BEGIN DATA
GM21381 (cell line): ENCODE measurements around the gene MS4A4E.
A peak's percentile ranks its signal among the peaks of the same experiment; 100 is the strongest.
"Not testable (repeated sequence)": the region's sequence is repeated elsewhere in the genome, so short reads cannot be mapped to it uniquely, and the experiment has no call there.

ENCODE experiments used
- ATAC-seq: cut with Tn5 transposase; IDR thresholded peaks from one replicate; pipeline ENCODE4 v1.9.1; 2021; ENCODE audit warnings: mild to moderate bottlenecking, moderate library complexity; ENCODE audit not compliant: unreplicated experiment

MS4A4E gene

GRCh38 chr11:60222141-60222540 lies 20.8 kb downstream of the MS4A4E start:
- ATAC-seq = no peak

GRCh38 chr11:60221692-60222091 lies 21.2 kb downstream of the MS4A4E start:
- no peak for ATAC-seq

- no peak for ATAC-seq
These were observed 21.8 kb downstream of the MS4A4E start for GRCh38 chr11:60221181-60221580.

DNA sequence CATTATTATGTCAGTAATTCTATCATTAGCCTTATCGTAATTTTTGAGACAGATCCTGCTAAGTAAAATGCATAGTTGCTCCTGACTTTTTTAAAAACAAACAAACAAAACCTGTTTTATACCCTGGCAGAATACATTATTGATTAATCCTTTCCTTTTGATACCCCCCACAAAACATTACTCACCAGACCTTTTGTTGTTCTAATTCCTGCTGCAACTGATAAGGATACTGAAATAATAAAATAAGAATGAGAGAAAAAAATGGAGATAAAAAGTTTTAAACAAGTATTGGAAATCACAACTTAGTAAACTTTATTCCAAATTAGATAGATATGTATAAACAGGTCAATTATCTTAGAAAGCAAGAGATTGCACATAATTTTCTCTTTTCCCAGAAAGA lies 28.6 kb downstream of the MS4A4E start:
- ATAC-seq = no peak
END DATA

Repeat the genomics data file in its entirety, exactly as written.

GM21381 (cell line): ENCODE measurements around the gene MS4A4E.
A peak's percentile ranks its signal among the peaks of the same experiment; 100 is the strongest.
"Not testable (repeated sequence)": the region's sequence is repeated elsewhere in the genome, so short reads cannot be mapped to it uniquely, and the experiment has no call there.

ENCODE experiments used
- ATAC-seq: cut with Tn5 transposase; IDR thresholded peaks from one replicate; pipeline ENCODE4 v1.9.1; 2021; ENCODE audit warnings: mild to moderate bottlenecking, moderate library complexity; ENCODE audit not compliant: unreplicated experiment

MS4A4E gene

GRCh38 chr11:60222141-60222540 lies 20.8 kb downstream of the MS4A4E start:
- ATAC-seq = no peak

GRCh38 chr11:60221692-60222091 lies 21.2 kb downstream of the MS4A4E start:
- no peak for ATAC-seq

- no peak for ATAC-seq
These were observed 21.8 kb downstream of the MS4A4E start for GRCh38 chr11:60221181-60221580.

DNA sequence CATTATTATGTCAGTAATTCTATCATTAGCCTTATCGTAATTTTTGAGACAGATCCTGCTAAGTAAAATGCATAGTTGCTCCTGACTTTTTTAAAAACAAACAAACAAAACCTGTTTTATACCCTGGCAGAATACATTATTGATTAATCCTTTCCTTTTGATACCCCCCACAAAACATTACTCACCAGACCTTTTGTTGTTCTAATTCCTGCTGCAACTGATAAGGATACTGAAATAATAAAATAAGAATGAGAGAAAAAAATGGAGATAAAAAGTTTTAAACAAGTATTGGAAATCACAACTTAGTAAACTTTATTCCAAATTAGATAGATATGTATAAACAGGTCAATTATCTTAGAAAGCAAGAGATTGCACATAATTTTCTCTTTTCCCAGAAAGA lies 28.6 kb downstream of the MS4A4E start:
- ATAC-seq = no peak